After running, fielding grounders and playing catch yesterday, David Wright took some swings off a tee in the cage this morning for the first time since a strained left intercostal muscle caused him to withdraw from the World Baseball Classic last week.
Wright said that he felt no pain during his workout and still hopes to be ready for Opening Day. Mets general manager Sandy Alderson indicated to Marc Carig of New York Newsday that he is cautiously optimistic about his progress.
“I’m glad it’s a goal,” Alderson aid. “Is it realistic? Yeah, I think it’s realistic. I don’t think there’s any certainty, but it’s realistic.”
If Wright needs more time, the Mets could go with either Justin Turner or Zach Lutz at third base. Further complicating matters is that Daniel Murphy is also working his way back from an intercostal strain. If both Wright and Murphy are sidelined at the start of the season, it’s possible that Jordany Valdespin could play second base.
The Oakland Athletics have activated DH Billy Butler from the 7-day concussion disabled list.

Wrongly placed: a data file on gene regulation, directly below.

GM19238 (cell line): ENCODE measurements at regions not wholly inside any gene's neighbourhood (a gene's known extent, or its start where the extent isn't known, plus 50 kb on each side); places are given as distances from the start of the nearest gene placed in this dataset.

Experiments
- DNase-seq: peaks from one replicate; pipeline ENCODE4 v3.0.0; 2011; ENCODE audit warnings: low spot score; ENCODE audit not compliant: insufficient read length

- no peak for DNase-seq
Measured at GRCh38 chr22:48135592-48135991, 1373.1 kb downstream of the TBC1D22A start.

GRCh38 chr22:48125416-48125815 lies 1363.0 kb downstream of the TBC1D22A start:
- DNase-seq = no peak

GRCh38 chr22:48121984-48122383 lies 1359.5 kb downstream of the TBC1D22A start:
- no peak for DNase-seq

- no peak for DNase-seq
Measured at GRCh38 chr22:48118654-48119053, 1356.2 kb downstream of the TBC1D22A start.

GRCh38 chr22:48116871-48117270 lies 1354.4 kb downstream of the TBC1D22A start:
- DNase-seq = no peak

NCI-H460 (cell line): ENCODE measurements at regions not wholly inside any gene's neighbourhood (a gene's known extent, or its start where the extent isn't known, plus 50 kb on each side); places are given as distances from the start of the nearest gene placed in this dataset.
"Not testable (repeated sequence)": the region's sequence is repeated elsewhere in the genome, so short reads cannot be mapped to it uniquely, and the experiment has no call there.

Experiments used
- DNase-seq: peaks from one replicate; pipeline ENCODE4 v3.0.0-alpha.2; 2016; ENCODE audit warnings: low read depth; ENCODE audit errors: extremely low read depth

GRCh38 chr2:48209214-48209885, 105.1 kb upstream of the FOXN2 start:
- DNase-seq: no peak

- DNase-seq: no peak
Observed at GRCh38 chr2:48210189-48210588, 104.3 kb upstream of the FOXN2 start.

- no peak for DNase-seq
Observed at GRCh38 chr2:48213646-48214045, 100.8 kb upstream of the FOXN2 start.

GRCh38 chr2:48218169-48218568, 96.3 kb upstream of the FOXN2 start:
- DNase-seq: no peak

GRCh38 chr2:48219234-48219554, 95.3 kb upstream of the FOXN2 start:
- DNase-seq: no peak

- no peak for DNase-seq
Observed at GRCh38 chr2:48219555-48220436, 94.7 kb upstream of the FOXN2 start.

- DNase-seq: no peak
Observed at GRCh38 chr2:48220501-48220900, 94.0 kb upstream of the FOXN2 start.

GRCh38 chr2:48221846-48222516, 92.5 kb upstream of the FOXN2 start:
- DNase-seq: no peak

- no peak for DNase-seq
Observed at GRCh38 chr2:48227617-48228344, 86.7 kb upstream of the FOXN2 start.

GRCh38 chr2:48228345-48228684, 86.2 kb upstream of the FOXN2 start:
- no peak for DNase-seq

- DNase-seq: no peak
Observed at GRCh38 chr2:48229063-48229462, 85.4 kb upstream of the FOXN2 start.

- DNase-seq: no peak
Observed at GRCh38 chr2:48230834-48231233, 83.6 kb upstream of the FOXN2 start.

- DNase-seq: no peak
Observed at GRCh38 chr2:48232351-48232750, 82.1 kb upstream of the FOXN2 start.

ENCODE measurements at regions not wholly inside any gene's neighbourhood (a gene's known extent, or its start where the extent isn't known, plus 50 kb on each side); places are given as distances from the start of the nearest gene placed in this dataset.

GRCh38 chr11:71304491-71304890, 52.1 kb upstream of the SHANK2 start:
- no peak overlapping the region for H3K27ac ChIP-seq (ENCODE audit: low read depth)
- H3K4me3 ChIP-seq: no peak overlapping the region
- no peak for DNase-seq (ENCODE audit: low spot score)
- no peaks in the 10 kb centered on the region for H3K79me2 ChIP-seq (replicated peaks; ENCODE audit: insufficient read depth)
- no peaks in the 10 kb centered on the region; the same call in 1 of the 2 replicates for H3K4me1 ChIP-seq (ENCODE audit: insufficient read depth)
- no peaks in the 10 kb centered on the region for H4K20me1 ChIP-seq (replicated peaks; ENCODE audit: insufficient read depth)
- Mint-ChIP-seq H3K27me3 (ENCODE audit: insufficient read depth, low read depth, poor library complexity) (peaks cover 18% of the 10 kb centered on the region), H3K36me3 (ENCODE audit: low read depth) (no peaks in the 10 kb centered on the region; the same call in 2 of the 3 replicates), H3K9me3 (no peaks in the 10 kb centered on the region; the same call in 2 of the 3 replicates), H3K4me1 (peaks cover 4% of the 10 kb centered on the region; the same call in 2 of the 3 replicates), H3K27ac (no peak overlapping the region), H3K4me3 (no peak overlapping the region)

Butler, you’ll recall, suffered a concussion last weekend in a clubhouse fight with teammate Danny Valencia. The two have since apologized to each other and to the A’s organization for creating what would, if everyone’s being honest, serve as the dramatic peak of the A’s disappointing year.
Speaking of disappointing, Butler is hitting.286/.338/.419 with four homers and 30 RBI in 228 plate appearances this season.
FOX Sports’ Jon Morosi reports that Tim Tebow’s baseball workout, which will take place tomorrow in Los Angeles, will be attended by scouts from “roughly half” of the 30 major league teams. Morosi noted in a later tweet that a lot of the people going to see the workout are people “with influence.” That could mean that people are taking him seriously. It could mean that people want to gawk. The proof will ultimately be in the pudding.
As we’ve noted, Tebow is 29 and he asn’t played competitive baseball since high school. While some people who have watched him work out have said complimentary things about his preparation and approach, an anonymous scout told ESPN.com last week that Tebow’s swing is so long it might “take out the front row.”
Color us skeptical until someone who works for a club, as opposed to people who have been invited to coach him, pitch to him or work out with him, says that Tebow has a chance.